Started in the 1970s, Freddie Fish Processors has become one of the most dynamic, vibrant and innovative fishing companies in Walvis Bay.
The company which is 100% Namibian-owned and has a staff complement of approximately 125 has made its footprint in the industry not only as a fish processors but also as a service provider to other fishing companies. According to the company's Managing Director, Wayne Hart, many of the fishing companies use Freddie's premises to offload their products.
"We are a service provider, 99% of the fishing industry offloads here, we offer them services to offload their product, we also purchase all of the products of the individual operators, which then go into our factory," he said.
Freddie Fish Processors was a family-run business from the late 70s until the late 90s. The company used to have a factory and a processing plant which was sold off at the change of ownership.
Now they operate from a space along the Walvis Bay Harbour where they operate four monk vessels and a fleet of five line vessels targeting snoek. The company also has an EU-certified salted snoek processing plant.
"This business model is simple, it's a project that you have, it's got a value in the market and if your operational expenditure to catch is high, then what can you achieve for that? Stop before you even start. You are not going to make money that way. It is a simple mathematical formula to make money," said Hart. "Your income versus your expenses, then you fight it out. A lot of the companies are fighting it out year after year, continuously making and sustaining losses but because they have the quota and concession from the government, they have to fight it through otherwise they should just give it back and call it a day," he added.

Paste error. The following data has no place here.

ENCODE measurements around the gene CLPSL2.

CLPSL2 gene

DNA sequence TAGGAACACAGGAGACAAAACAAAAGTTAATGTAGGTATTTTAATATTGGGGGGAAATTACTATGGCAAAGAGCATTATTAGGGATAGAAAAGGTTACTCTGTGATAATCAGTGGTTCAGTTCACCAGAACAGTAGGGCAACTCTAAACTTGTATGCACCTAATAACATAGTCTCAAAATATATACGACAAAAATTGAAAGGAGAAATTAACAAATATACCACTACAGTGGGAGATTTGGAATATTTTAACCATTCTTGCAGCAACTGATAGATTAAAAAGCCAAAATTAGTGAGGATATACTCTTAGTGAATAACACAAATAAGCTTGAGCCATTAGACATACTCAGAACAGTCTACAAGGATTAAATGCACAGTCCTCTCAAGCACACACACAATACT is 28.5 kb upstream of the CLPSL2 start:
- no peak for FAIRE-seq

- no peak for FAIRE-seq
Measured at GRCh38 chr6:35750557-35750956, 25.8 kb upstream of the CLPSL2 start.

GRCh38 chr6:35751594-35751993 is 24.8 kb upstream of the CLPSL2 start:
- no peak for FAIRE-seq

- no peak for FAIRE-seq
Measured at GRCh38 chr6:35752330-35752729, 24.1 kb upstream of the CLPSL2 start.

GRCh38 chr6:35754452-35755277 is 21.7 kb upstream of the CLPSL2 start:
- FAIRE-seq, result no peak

He said that the company's line fish right expires this year and that the company has used its rights 100%.
"We have got a salt snoek processing plant, we create employment, we have met all parametres that the white paper requires when they give you a quota, we comply 120% so I don't see any reason why the government should withhold or not renew our licence. Because we create jobs, we have a social responsibility, we are the leaders in the market, we are innovators in the market, whatever the ministry has asked us we have done to the best of our ability so we are confident that it should be renewed," he confidently said.
Historically, the company used to target snoek, kabeljou and steenbras. Then more then five years ago, the scientists working for the ministry became worried about the kabeljou species as marine surveys indicated its biomass was too low. "So the then Minister of Fisheries and Marine Resources, the late Minister Iyambo said that fishing companies should concentrate more on snoek" he explained.
He said, "because snoek is a migratory species, it is caught for nine months from October to June every year. So there is a dead period of about four months when the crew as well as the company and the factory has no income" he said.
"It just stands still, that's why we purchase produce in to keep our factory going and to keep our staff going so we don't have to send them home on off-wages, but our crews are on standby wages. They must go home for four months because there is no work and there is no fish," he said.
He said the company can not pay the workers if there is no fish since they are seasonal workers. "That's why the industry is trying to revive the kabeljou species, so that during the off-season for snoek, fishermen can catch kabeljou and they can have work for 12 months of the year."
"We can have them fully employed at the company. We have the same people work for us every year, we have some employees that have worked for us for 25 years already. Hardened seasoned fishermen, but the nature of the business is that we have got fish for 9 months only," he said.